For about 1,400 students at Roxbury Community College, the checks are finally in the mail. And the mad scramble to get them out is just another sign of the dysfunction choking what should be an important Boston institution.
The checks in question are for financial aid, vital funds normally disbursed near the beginning of a semester, rather than at the end of it. But the money could not be paid because the college struggled for months to comply with government regulations on eligibility for the aid, two college administrators said. Students who qualify can use the government money to help cover tuition, as well as books, transportation, and other expenses.
To quality for financial aid, students must be enrolled in classes that lead to certificates or degrees. Sounds simple, but in well over a thousand cases, Roxbury administrators couldn’t verify that. Dr. Stephanie Janey, the school’s vice president of enrollment management and student affairs, blamed the delay on a computer problem that made it impossible to verify that all the students were eligible for aid. She said between 1,400 and 1,600 records had to be checked manually. Janey said administrators did not know whether the computer problem was a new one. The amount of money tied up is said to approach $2 million.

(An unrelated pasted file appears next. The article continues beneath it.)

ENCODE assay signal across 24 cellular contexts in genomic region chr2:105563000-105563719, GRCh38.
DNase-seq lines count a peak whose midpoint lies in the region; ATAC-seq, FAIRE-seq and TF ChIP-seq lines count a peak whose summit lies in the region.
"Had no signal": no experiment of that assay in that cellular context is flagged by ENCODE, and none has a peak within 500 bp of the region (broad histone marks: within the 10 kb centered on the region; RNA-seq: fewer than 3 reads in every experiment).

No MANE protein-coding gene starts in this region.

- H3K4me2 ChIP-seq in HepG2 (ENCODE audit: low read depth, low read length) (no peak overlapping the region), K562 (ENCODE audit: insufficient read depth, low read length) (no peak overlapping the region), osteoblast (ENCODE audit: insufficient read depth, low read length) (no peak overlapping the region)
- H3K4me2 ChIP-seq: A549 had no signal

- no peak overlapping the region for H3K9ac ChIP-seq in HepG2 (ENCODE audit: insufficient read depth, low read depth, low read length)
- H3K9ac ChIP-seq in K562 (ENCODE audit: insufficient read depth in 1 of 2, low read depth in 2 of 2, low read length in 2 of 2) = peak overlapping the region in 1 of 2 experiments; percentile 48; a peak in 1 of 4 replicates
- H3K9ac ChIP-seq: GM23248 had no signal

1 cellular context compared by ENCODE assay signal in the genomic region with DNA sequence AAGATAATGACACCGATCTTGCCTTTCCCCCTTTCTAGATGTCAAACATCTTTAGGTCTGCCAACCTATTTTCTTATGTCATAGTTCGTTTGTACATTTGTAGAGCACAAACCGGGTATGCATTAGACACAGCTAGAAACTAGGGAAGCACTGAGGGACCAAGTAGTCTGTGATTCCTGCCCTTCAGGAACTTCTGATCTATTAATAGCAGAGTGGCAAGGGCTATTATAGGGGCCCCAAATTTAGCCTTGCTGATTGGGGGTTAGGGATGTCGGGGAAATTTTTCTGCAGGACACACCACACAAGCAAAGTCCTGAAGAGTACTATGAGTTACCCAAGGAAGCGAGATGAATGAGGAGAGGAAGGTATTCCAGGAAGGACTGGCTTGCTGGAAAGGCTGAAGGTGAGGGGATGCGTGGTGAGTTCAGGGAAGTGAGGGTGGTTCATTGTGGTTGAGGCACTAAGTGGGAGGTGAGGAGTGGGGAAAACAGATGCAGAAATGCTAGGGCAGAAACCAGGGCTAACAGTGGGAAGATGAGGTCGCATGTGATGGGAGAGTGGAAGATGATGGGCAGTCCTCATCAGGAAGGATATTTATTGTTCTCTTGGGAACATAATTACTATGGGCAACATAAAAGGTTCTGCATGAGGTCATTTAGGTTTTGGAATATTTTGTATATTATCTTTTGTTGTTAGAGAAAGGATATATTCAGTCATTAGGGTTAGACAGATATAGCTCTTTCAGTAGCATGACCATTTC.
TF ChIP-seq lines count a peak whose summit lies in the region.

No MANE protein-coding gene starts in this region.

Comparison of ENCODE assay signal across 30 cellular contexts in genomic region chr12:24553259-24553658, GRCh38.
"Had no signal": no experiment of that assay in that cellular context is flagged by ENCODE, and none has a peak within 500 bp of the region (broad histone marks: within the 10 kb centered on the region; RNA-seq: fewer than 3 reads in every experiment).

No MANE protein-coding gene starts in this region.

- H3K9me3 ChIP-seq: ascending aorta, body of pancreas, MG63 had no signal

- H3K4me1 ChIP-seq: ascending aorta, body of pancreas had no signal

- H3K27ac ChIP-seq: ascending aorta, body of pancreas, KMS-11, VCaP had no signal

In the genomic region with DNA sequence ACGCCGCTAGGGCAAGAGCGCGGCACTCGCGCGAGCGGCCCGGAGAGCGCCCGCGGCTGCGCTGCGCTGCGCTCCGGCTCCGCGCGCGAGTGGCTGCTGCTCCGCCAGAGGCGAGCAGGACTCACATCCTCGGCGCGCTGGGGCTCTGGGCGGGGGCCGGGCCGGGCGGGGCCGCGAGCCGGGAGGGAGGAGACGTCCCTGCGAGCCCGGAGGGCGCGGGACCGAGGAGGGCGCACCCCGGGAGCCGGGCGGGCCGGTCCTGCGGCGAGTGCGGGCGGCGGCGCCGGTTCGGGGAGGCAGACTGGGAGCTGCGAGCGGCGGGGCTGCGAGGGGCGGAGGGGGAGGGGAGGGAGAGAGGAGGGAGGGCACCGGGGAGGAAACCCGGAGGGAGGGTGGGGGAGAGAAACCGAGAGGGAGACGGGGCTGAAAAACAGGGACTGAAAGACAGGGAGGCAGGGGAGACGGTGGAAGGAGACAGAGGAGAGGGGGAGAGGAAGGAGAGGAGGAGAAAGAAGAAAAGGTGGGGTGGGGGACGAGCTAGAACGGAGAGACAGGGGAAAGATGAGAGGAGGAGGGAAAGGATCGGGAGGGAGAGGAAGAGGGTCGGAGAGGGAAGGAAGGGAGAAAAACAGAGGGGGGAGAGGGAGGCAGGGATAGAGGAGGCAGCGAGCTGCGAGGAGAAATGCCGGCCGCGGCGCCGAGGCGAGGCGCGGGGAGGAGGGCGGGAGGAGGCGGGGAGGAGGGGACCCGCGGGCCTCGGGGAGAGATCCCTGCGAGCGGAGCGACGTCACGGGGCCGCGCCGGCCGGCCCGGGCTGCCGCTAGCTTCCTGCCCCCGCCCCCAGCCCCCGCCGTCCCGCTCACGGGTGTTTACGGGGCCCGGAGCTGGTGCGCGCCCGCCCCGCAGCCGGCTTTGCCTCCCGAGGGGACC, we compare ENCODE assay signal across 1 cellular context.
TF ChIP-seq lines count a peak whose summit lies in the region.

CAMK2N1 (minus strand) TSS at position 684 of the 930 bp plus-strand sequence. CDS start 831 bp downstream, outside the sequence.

This isn’t just about mailing some checks out a couple of months late, though that would be bad enough. The real issue is the college’s inability to manage a function that thousands of colleges handle routinely. Nothing, it seems, is routine at Roxbury Community College.